A story by Malati Marlene Shinazy
I am among a select group of people who happened to graduate high school in and around San Francisco — and then attend one of theUniversity of California campuses in the northern part of the state — during a pivotal point in early Baby Boomer history. Those of us who attended UC Berkeley, UC Davis or UC Santa Cruz, had little idea we were at the epicenter of a time, space and energy vortex for an entire sub-generation. Unknowingly, we were theHippie Elite.
The oldest of boomers already graduated with their Bachelor-of-Something degrees and were deep into social/political movements or getting jobs or going to grad school. Many of them were either fighting in the Vietnam War or fighting against the Vietnam War.
We were naïve but not neophytes to the massive social changes going on. We made our statements from the position of uncomplicated and relatively protected lives. Half of our women friends burned their bras. The other half didn’t wear them. And, we all registered to vote, the moment we turned 18.
The City became an integral part of our higher education. We’d hang out in The Haight just to have fun. We were the ones who followed the first two Timothy Leary tenets, eschewing the third. We didn’t Drop Out.
Back at school, we attended lectures outside, stretched out on blankets, wrote research papers and made it to the Dean’s List. We also celebrated the conception of Earth Day, became vegetarians and started recycling in earnest. We chatted with Maharishi Mahesh Yogi (the founder of Transcendental Mediation), Hare Krishna devotees and members of the Black Panthers – all were on campus often.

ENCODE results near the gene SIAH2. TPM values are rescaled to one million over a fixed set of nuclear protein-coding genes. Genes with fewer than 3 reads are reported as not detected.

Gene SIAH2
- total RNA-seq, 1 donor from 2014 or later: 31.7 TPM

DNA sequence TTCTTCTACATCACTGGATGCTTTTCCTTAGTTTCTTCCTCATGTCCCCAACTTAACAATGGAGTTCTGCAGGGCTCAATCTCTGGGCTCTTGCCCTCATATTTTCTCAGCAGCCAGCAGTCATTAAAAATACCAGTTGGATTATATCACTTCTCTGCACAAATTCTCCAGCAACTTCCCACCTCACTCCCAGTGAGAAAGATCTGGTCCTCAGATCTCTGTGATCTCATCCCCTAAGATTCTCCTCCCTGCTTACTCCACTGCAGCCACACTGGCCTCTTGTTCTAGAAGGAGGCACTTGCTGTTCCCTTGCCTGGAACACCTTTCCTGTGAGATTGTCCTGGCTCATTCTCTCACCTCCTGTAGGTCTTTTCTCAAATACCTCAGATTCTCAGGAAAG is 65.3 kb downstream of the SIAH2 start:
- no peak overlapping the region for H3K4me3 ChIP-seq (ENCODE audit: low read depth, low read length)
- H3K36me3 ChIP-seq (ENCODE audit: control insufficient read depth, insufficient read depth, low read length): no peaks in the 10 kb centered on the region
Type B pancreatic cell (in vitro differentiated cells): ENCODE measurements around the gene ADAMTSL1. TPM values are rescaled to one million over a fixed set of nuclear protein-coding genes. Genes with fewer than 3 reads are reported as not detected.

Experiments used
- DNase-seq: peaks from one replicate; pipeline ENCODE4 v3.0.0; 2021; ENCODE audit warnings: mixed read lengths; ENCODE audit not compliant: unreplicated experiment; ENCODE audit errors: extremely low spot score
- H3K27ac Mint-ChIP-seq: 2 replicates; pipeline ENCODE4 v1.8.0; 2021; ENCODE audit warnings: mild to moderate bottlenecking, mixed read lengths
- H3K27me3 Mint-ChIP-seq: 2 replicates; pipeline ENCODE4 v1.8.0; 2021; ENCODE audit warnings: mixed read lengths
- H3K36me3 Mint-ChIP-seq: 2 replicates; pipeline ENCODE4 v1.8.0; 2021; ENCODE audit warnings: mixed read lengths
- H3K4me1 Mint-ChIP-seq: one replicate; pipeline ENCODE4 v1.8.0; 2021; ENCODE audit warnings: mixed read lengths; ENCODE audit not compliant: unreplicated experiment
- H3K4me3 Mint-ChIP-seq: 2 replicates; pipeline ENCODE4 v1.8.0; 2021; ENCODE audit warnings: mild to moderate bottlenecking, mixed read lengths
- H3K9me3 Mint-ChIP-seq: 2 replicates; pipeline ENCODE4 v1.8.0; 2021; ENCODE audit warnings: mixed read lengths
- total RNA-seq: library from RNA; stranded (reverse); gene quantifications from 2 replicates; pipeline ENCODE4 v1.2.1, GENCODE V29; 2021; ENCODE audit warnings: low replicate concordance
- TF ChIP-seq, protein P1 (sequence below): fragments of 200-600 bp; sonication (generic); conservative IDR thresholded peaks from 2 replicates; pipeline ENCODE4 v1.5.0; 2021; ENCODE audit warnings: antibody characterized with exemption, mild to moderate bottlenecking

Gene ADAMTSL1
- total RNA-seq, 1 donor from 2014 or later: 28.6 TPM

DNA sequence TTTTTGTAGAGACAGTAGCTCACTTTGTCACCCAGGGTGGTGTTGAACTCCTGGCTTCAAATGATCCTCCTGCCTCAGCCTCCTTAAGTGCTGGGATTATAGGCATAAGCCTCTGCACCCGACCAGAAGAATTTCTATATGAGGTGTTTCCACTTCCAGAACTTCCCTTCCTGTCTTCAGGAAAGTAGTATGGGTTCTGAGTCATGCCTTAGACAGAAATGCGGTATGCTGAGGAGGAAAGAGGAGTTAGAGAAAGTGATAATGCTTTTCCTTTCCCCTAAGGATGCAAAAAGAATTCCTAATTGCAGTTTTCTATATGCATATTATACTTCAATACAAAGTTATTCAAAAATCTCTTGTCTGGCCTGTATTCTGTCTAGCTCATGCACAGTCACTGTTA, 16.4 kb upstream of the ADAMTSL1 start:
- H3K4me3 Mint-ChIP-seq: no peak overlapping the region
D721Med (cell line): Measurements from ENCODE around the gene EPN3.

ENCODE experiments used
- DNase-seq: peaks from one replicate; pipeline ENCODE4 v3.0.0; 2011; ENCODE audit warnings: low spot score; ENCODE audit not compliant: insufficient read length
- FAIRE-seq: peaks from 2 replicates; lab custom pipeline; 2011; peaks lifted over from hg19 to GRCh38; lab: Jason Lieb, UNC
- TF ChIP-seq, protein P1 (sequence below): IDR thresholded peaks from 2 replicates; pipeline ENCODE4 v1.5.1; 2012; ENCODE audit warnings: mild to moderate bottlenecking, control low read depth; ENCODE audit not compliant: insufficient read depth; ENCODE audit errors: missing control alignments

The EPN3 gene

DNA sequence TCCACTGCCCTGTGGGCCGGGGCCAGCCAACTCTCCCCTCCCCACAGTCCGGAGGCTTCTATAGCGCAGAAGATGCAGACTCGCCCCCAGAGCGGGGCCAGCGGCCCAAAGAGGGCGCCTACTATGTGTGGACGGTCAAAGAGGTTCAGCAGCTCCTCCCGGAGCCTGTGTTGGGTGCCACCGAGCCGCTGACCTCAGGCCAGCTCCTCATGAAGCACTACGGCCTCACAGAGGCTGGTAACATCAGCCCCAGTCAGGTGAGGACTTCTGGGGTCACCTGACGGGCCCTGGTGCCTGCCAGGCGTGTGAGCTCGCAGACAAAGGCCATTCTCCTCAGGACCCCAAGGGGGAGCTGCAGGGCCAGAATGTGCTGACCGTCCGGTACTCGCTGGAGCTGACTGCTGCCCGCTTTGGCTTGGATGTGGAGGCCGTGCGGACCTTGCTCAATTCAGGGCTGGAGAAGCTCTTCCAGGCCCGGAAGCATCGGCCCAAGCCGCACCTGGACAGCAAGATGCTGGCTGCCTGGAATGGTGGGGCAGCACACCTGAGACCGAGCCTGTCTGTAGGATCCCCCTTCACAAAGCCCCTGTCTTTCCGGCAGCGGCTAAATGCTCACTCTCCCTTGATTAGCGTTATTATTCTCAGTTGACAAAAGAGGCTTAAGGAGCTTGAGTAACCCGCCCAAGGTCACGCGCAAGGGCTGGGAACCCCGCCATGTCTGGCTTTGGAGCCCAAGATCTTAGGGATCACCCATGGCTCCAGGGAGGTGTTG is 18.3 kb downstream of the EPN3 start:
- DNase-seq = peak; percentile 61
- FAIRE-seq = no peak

We hitchhiked to Altamont, the West Coast version of Woodstock, and back to school again. Many of us drove from campus to San Francisco on weekends to attend concerts at The Fillmore Auditorium, Winterland, or Avalon Ballroom. We saw every band Bill Graham booked including:
- The Grateful Dead
- Jefferson Airplane
- Janis Joplin
- Jimi Hendrix
- The Doors
During school breaks, some of us hitchhiked alone throughout Mexico and Central America without incident. We felt safe; hitchhiking was just another accepted mode of transport. Plus, we met other solo travelers, mostly Europeans, and learned first-hand about the cultures of the countries we visited. Riding hot, crowed busses with people and chickens for hours on end was just part of the journey.
Upon writing this story, I realize that being a member of the Hippie Elite is not about “our glory days.” Living at that particular intersection of time and space was rich and full. It contributed to our adult worldviews and launched us into lives of continual discovery, expansion and personal responsibility. It contributed to the quality of how we express ourselves now as business people, doctors, attorneys, and parents. By a whim of birth date and location, we, the Hippie Elite were fortunate.
photo by teamstickergiant